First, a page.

> First, I don't think you are quite in tune with game development, at least
> not professional game development. Stability and even security are quite
> important - nobody wants to be Fallout New Vegas
Look, I'm not trying to trash game development or game developers. I know you guys have a difficult and challenging job.
But let's be realistic. If I'm the project manager and I have a choice of releasing with a crashing bug or two or releasing a game that is dull or outdated, I am going to release with the bugs. If I don't, I'm going to get fired. Nobody wants a game that looks like it should have come out last year.
On the other hand, the economics are different for some other kinds of software.
> C++ is very much a safer language. You bring up hidden code and
> such as if that makes it unsafe, which is silly
It's not silly at all. Every time I write class with any kind of non-trivial destructor, I have to remember to hide the copy constructor and assignment operator. If I fail to do this, a simple typo later in the program-- say typing use_foo(Foo f) instead of use_foo(Foo &f)-- could bring the program to its knees.
Or take conversion constructors or default parameters. Here's a true story of something that happened very recently. Someone on our project decided to change a function prototype from foo(int i) to foo(const MyObject &o). What he didn't realize was that there was a conversion constructor from an int to a MyObject. So when he overlooked this little gem:
The compiler happily generated this:
Needless to say, the results were not what he intended at all.
Implicitly generated code hurts. Default constructors hurt. Default parameters hurt even more. You might disagree, but I've had a lot of time to come to this opinion.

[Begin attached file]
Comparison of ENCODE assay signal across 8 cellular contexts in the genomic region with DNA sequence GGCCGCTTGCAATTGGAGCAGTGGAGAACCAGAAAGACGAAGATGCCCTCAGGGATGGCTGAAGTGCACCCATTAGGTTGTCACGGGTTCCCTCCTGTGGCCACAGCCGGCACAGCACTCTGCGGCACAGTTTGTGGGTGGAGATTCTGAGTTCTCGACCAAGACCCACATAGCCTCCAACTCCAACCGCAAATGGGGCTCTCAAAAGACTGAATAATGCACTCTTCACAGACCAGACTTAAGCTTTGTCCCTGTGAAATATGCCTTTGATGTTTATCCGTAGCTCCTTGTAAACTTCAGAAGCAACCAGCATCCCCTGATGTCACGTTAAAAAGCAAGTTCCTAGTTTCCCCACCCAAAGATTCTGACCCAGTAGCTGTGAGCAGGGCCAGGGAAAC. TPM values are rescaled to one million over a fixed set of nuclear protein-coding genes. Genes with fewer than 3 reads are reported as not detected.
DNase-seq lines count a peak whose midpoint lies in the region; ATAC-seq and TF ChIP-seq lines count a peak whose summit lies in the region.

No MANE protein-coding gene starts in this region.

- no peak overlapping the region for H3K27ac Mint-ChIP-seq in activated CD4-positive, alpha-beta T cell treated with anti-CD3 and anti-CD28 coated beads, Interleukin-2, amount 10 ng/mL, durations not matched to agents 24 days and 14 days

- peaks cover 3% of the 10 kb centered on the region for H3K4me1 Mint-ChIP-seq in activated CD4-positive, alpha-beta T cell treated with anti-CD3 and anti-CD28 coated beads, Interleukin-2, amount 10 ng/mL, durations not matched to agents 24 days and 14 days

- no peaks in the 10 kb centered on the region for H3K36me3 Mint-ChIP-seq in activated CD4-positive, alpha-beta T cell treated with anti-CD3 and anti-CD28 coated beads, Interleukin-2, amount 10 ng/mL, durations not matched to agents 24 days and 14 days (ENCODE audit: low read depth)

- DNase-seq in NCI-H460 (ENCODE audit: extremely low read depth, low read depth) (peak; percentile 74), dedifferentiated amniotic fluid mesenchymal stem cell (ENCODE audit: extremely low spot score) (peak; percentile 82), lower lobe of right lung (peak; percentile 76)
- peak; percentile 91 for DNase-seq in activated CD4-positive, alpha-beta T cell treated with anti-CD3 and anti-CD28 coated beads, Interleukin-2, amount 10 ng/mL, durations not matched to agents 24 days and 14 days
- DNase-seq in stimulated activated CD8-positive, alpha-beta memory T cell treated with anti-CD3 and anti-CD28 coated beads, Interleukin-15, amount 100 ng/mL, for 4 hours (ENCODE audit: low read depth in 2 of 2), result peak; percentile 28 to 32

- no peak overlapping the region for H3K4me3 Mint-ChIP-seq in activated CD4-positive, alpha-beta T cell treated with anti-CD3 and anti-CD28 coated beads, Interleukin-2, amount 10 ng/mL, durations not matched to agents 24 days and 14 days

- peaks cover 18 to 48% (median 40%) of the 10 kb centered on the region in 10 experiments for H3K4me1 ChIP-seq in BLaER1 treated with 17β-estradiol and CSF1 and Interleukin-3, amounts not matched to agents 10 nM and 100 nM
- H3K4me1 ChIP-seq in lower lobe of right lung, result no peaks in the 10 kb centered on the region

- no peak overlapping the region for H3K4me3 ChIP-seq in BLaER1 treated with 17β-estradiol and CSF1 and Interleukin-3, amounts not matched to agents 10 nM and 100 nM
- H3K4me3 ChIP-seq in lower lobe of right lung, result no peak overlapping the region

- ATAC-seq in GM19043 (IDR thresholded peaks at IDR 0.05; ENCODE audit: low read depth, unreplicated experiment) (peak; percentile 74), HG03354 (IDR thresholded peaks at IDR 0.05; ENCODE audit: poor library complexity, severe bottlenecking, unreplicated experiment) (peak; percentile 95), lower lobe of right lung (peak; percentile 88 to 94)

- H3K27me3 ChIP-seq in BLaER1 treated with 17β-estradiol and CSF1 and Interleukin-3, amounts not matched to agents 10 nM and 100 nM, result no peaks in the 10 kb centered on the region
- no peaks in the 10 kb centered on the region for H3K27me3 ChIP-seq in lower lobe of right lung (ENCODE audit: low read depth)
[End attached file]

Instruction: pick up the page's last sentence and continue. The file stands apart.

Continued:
> Simple fact is that there are kernels written in C++ which work very very
Well, as I already mentioned, there is XNU, which has no templates, no RTTI, and no exceptions, but is "technically C++". Apparently the Windows NT kernel also has some kind of C++ support-- again, I think exceptions are left out, as well as who knows what else.
I would say a bigger C++ success story is the success of the LLVM project. They managed to write a very capable compiler in C++, which has been gaining a lot of momentum. One of my friends who works on the project is also one of the few people who can stump me with a C++ question. I guess it's hard to out language-lawyer the language implementers!
But oh, they don't use exceptions :) And the LLVM library is 20MB when compiled, whereas /usr/bin/gcc is 262kb.
C++ has been the inspiration for a lot of other languages like Java and Golang, and I respect it for that. It got a lot of things right, and it's still the language that I know the best. But can't we have some new ideas after all these years?